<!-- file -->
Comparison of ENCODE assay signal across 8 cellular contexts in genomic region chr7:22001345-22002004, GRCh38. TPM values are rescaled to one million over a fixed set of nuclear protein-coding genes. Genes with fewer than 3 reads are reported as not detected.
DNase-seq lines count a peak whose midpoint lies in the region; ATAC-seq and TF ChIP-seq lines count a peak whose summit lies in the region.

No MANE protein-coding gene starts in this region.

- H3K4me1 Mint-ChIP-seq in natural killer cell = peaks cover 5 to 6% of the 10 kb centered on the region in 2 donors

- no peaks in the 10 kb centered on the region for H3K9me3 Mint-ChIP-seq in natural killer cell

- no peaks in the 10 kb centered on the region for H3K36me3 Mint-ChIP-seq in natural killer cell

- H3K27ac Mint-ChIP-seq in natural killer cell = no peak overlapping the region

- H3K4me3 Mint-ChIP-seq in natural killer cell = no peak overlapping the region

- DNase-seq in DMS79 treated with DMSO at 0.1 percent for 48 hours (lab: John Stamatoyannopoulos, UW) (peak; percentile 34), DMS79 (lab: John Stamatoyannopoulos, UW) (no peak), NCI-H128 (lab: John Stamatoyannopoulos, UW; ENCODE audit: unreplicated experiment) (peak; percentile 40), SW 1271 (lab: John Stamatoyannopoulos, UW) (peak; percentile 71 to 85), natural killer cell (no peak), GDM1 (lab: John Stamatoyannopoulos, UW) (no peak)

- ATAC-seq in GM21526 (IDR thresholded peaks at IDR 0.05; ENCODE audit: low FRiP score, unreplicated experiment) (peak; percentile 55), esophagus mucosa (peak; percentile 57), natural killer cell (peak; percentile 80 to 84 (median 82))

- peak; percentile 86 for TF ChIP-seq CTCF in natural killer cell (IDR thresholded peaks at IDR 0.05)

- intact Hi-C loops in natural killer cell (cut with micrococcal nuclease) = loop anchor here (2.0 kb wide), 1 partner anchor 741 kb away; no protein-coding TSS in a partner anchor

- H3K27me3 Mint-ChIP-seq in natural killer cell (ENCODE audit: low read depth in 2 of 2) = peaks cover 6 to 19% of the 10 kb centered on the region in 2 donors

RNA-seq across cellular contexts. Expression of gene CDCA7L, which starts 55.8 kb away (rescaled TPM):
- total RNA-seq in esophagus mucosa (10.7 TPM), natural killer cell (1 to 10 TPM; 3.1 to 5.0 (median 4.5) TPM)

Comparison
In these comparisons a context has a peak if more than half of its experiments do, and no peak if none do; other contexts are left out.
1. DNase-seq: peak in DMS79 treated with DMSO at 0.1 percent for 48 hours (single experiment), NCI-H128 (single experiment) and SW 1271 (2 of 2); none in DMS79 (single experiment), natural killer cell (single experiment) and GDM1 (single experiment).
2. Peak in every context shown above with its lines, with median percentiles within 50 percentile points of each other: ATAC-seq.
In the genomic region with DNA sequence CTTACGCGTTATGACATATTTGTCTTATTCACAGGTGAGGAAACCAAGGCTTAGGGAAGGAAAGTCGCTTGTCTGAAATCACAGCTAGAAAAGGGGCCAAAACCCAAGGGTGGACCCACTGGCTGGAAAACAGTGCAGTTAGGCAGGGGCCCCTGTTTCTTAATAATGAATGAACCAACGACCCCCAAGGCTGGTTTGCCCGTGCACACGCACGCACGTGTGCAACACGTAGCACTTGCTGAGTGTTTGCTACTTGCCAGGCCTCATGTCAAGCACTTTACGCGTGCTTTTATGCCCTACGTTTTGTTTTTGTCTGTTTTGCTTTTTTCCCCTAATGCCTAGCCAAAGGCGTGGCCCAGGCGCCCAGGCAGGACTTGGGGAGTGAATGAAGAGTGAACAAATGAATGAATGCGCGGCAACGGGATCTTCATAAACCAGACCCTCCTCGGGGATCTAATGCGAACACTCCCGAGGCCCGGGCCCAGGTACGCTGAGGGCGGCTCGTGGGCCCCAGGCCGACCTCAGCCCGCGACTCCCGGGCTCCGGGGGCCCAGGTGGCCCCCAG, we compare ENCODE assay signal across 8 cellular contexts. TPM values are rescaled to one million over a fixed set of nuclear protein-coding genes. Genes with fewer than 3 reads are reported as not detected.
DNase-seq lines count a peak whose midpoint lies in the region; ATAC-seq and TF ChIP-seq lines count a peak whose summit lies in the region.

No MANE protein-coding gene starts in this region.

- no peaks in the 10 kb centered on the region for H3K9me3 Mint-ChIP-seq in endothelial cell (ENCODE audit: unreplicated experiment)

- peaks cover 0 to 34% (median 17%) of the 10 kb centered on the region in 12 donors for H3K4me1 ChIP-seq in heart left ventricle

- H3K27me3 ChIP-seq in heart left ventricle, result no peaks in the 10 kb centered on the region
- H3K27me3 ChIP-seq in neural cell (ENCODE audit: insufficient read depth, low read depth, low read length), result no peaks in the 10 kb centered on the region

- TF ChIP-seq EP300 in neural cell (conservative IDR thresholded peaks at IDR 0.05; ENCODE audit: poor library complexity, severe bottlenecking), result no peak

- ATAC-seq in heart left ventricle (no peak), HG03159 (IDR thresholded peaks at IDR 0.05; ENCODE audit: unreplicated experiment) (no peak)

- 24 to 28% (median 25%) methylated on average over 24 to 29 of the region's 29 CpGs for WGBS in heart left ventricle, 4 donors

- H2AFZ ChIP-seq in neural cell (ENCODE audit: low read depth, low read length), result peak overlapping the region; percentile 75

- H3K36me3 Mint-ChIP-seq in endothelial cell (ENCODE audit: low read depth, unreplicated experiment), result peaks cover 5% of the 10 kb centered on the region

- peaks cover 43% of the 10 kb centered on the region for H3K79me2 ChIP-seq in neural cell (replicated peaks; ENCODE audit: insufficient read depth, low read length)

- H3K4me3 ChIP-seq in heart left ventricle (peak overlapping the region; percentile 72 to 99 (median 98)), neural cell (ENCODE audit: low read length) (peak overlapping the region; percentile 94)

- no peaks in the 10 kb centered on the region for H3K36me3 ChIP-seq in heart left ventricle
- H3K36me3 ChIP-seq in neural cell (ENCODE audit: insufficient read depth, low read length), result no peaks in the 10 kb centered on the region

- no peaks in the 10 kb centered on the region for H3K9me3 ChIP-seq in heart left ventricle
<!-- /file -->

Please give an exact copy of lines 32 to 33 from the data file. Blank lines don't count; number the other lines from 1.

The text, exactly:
- peaks cover 43% of the 10 kb centered on the region for H3K79me2 ChIP-seq in neural cell (replicated peaks; ENCODE audit: insufficient read depth, low read length)

- H3K4me3 ChIP-seq in heart left ventricle (peak overlapping the region; percentile 72 to 99 (median 98)), neural cell (ENCODE audit: low read length) (peak overlapping the region; percentile 94)